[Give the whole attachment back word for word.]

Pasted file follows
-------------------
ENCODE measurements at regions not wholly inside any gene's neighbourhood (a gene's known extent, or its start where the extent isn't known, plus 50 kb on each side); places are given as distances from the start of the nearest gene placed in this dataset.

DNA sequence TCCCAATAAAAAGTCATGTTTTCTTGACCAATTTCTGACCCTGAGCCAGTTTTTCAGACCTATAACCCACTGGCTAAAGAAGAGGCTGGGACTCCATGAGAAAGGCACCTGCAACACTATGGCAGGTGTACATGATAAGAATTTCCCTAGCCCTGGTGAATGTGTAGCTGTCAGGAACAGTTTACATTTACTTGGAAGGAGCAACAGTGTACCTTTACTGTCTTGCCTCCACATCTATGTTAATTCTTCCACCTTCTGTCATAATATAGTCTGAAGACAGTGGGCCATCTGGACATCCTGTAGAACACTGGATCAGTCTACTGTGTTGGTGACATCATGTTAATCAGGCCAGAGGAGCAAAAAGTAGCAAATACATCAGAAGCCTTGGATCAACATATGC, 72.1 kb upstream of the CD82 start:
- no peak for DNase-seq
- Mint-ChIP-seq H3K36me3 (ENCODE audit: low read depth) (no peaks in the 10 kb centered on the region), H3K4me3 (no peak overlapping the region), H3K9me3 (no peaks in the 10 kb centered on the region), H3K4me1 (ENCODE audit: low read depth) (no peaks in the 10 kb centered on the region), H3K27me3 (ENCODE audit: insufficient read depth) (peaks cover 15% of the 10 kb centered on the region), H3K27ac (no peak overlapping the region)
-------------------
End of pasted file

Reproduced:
ENCODE measurements at regions not wholly inside any gene's neighbourhood (a gene's known extent, or its start where the extent isn't known, plus 50 kb on each side); places are given as distances from the start of the nearest gene placed in this dataset.

DNA sequence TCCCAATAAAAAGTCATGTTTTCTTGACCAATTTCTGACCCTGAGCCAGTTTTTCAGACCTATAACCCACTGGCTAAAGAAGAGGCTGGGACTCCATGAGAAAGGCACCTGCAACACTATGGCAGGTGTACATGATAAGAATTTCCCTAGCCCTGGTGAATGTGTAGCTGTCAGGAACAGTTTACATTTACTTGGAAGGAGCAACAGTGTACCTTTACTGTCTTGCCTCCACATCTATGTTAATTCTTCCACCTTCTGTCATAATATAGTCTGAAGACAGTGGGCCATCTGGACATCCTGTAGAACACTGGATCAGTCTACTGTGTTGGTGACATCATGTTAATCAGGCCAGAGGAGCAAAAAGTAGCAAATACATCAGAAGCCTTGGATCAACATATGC, 72.1 kb upstream of the CD82 start:
- no peak for DNase-seq
- Mint-ChIP-seq H3K36me3 (ENCODE audit: low read depth) (no peaks in the 10 kb centered on the region), H3K4me3 (no peak overlapping the region), H3K9me3 (no peaks in the 10 kb centered on the region), H3K4me1 (ENCODE audit: low read depth) (no peaks in the 10 kb centered on the region), H3K27me3 (ENCODE audit: insufficient read depth) (peaks cover 15% of the 10 kb centered on the region), H3K27ac (no peak overlapping the region)